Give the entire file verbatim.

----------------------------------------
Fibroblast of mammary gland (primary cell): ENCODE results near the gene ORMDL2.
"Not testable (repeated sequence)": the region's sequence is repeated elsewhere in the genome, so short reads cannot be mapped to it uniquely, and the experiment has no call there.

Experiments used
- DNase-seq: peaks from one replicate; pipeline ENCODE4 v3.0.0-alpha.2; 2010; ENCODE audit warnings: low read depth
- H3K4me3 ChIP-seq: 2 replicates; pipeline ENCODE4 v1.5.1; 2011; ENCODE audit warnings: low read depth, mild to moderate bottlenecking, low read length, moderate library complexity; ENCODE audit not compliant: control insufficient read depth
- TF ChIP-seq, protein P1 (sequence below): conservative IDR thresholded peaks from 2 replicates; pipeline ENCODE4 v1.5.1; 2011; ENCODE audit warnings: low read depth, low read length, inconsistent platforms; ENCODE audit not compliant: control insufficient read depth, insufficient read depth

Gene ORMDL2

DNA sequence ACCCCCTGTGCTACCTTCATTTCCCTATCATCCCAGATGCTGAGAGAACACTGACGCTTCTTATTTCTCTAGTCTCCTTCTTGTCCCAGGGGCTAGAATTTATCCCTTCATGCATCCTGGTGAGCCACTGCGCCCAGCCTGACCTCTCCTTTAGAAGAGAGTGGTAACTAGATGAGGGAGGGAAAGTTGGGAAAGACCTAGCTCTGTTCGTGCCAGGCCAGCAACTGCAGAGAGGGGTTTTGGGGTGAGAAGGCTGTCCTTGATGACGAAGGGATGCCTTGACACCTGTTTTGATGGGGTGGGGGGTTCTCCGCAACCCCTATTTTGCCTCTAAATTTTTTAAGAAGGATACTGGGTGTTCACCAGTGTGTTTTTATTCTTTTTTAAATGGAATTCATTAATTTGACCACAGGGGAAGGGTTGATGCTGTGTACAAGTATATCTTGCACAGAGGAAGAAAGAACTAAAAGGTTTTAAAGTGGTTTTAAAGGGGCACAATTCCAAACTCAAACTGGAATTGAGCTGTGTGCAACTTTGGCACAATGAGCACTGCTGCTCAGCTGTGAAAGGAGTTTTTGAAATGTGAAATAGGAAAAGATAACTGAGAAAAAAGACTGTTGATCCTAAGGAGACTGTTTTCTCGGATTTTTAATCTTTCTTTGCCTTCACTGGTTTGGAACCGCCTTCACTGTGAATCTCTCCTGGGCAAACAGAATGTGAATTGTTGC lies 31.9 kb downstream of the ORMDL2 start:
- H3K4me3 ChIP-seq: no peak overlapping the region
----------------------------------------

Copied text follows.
Fibroblast of mammary gland (primary cell): ENCODE results near the gene ORMDL2.
"Not testable (repeated sequence)": the region's sequence is repeated elsewhere in the genome, so short reads cannot be mapped to it uniquely, and the experiment has no call there.

Experiments used
- DNase-seq: peaks from one replicate; pipeline ENCODE4 v3.0.0-alpha.2; 2010; ENCODE audit warnings: low read depth
- H3K4me3 ChIP-seq: 2 replicates; pipeline ENCODE4 v1.5.1; 2011; ENCODE audit warnings: low read depth, mild to moderate bottlenecking, low read length, moderate library complexity; ENCODE audit not compliant: control insufficient read depth
- TF ChIP-seq, protein P1 (sequence below): conservative IDR thresholded peaks from 2 replicates; pipeline ENCODE4 v1.5.1; 2011; ENCODE audit warnings: low read depth, low read length, inconsistent platforms; ENCODE audit not compliant: control insufficient read depth, insufficient read depth

Gene ORMDL2

DNA sequence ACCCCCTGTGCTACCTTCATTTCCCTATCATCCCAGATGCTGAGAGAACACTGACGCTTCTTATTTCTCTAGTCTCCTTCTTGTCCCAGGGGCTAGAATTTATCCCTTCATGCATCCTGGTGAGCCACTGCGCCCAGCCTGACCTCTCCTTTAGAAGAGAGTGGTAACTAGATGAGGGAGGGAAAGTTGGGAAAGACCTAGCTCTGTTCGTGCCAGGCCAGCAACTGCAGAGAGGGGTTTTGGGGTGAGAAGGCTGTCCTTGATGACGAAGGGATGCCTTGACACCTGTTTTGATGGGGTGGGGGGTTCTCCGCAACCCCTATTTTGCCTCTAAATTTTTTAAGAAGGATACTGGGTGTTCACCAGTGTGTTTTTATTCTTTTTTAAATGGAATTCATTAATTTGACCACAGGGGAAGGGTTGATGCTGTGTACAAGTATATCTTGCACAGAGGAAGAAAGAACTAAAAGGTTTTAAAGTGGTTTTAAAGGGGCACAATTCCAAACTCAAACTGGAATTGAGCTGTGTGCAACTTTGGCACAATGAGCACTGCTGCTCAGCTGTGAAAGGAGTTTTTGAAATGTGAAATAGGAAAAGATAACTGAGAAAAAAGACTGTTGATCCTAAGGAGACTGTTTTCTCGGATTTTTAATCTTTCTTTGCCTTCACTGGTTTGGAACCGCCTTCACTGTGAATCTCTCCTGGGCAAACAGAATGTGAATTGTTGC lies 31.9 kb downstream of the ORMDL2 start:
- H3K4me3 ChIP-seq: no peak overlapping the region